Oh, what a difference a day can make! And, if you add them up, a week later, things are quite transformed. When we last spoke, the husband and I had just finished probably the latest and hardest night we’ve had since my younger son was born over ten years ago. Let me remind you what the kitchen looked like at the end of that crazy night.
The next day, the professional plasterer came in and spent the whole day squirreled away in that kitchen. He made a whole lot of noise and kicked up a lot of dust. At the end of that first day, the kitchen looked like this.
All the bad plaster was covered up by drywall. And look at that soffit! You would never know there was a pipe hiding behind it. He wasn’t done after that day, though. The next day, he came back and did this.
Seriously, I was really amazed. I never imagined that these walls would ever look this good after staring at their sad state for over three weeks. I thought he would just smooth over the drywall seams and patch the damaged plaster.
It was like we had totally new and fresh walls. The thing that is important about DIY work is knowing when to call in a professional. We could never have made the walls look this good and compared to the electrician, the plasterer was really cheap. So far, I think this is the best money we have spent on this renovation.
The plaster needed to cure for at least three days before painting, so the husband got busy assembling some cabinets.
While he did that, I was busy still trying to pick a countertop. By the middle of last week, we had narrowed our choices down to soapstone and marble. Yes, I know, we are definitely not in the mainstream here with our preferences. Here’s what happened: We really thought at the start of this process that we would go with an engineered stone, such as silestone or ceasarstone. They are durable and easy to take care of. However, the more we looked at them, the less we liked them. They are basically chopped up pieces of rock all glued together and then polished. That sounded like a lot of packaging to us and we started going off the idea. So, we decided to go natural and the next logical thing to look at was granite.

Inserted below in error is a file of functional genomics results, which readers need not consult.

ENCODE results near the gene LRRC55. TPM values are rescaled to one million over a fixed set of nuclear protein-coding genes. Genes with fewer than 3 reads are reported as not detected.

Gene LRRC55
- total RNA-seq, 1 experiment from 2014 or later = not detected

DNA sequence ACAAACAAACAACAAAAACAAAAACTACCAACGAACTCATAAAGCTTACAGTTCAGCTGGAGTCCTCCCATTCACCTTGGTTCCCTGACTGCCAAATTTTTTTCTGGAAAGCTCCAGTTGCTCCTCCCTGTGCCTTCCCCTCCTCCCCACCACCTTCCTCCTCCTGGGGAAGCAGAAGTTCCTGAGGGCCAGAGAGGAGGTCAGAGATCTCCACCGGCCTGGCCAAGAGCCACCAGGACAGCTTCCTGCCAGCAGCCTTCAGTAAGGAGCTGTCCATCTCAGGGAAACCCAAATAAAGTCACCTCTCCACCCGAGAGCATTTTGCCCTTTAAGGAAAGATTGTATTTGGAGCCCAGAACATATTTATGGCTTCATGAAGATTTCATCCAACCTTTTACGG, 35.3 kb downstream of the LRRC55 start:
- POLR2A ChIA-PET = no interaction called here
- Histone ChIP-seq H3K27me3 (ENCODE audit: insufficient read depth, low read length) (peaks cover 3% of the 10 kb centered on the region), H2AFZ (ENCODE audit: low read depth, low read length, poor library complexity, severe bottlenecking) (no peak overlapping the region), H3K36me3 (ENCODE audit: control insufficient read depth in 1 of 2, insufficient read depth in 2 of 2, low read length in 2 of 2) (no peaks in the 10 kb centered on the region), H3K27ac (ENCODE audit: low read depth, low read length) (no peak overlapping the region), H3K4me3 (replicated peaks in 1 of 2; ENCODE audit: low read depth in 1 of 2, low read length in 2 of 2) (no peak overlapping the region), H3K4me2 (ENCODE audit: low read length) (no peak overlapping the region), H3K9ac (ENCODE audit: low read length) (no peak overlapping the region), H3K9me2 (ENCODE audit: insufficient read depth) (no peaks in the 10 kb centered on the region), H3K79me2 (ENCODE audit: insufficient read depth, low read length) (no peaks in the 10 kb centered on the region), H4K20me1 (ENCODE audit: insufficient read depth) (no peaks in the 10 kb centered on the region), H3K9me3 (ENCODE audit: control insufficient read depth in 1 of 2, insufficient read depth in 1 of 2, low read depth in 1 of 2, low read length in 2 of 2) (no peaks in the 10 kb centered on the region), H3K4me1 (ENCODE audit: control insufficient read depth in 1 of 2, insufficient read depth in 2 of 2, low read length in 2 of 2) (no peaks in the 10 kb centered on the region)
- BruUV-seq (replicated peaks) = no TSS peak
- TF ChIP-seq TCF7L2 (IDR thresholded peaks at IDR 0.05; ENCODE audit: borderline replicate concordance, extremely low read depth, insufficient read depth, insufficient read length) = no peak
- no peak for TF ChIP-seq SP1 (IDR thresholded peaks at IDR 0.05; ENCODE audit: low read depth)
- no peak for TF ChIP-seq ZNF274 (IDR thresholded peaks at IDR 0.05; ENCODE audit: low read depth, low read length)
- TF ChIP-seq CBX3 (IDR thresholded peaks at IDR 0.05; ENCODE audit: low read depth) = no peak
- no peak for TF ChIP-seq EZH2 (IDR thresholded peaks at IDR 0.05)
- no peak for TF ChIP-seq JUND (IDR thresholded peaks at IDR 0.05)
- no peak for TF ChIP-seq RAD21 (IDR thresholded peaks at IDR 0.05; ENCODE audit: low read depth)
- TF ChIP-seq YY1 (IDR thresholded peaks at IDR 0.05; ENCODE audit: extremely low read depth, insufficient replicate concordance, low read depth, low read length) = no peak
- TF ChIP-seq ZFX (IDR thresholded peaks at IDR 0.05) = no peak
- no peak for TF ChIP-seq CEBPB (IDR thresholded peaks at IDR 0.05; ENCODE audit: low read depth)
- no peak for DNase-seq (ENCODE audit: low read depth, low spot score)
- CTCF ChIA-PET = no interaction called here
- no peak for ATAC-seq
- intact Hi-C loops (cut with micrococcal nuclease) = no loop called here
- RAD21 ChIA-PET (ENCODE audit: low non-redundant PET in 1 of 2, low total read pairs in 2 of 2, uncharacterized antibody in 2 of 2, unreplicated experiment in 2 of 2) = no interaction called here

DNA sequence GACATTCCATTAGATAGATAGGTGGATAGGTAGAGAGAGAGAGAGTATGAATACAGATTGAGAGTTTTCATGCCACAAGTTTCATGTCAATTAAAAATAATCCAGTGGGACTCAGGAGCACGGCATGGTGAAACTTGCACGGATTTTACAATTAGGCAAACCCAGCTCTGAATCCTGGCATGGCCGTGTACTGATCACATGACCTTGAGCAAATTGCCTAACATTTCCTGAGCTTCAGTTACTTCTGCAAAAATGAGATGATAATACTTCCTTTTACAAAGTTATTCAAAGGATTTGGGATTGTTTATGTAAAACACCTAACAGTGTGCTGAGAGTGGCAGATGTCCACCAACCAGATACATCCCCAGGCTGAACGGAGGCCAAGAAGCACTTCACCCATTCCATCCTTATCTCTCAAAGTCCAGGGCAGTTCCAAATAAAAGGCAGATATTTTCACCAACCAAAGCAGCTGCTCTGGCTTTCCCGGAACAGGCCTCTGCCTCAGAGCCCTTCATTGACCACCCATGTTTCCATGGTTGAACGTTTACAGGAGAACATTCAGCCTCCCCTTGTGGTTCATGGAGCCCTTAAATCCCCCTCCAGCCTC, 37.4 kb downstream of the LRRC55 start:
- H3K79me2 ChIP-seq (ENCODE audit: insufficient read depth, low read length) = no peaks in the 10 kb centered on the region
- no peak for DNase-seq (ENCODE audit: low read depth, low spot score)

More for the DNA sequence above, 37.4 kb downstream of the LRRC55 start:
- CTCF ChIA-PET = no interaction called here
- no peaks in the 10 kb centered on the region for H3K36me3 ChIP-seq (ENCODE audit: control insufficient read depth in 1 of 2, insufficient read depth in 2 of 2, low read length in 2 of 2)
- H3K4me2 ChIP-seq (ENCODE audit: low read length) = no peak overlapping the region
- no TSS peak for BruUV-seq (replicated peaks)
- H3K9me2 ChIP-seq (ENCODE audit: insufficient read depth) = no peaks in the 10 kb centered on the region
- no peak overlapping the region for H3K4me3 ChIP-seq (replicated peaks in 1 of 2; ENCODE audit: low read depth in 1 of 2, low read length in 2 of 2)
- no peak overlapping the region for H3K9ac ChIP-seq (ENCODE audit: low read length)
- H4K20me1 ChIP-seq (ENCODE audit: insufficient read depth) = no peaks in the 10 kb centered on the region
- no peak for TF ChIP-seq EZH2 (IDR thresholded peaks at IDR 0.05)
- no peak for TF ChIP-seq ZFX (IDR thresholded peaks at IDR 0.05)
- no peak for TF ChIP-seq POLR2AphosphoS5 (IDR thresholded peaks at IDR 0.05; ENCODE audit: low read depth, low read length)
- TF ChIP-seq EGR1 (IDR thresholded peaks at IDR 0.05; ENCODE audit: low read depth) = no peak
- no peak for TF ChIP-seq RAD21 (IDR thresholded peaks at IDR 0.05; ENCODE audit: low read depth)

Oh, there are a lot of granite choices out there and I liked some of them, but many of them seemed fairly boring to me. The ones I really liked were really complex and did not seem to fit the style of our house and kitchen. Wandering around the warehouses, the husband and I were really drawn to marbles. They were classic and varied without being wild. I also liked the idea of a light colored counter because our kitchen has very little natural light, so I wanted something that might brighten things up.
However, since the beginning of the renovation project, the husband has been advocating for soapstone. Have you heard of it? It’s the countertop surface that your high school or college chemistry lab probably had. The reason why is because soapstone is inert. It won’t react with anything. This is not the case with most other natural stones, especially marble. Marble and granite will stain and some will react with acids to create what is called etching. I did a lot of reading about this and even tried it on some samples I brought home from the warehouse. There was no question that the marble would etch with even just a short contact with lemon juice or a piece of fruit. The soapstone remained unchanged. The piece of granite I had was fine as well, but it was sealed. This brings me to the next thing about choosing countertops.
Granite and marble are typically sealed to help keep them from staining and etching. Soapstone does not need to be. We liked the idea of choosing a completely natural product, one that did not have to be altered in order to fit into our cooking lifestyle. The one drawback to soapstone is that it is softer than marble and granite.
The sample we brought home could easily be scratched with just my fingernail. However, not all soapstones are that soft. Some are quite hard, such as this one.
In the end, we decided to go with soapstone, even though it was darker than I would have liked. I never found a granite I loved and I think that living with the marble and its etching would have stressed me out. With the soapstone, I won’t be afraid of staining it and any scratches are easily buffed out (or so I am told). It doesn’t require any sealing at all and comes in several interesting shades.
Once the countertop was picked and reserved, we could finally pick a paint color and move on, yay!
Since our countertop ended up on the dark side, we decided to go as light as possible for the walls and picked a blue to bring out more of the blue/gray tones in the stone.
Hopefully, the two will work well together. We’ll find out when the counters are installed, which will not be for awhile yet. First, we’ve got to get some cabinets installed.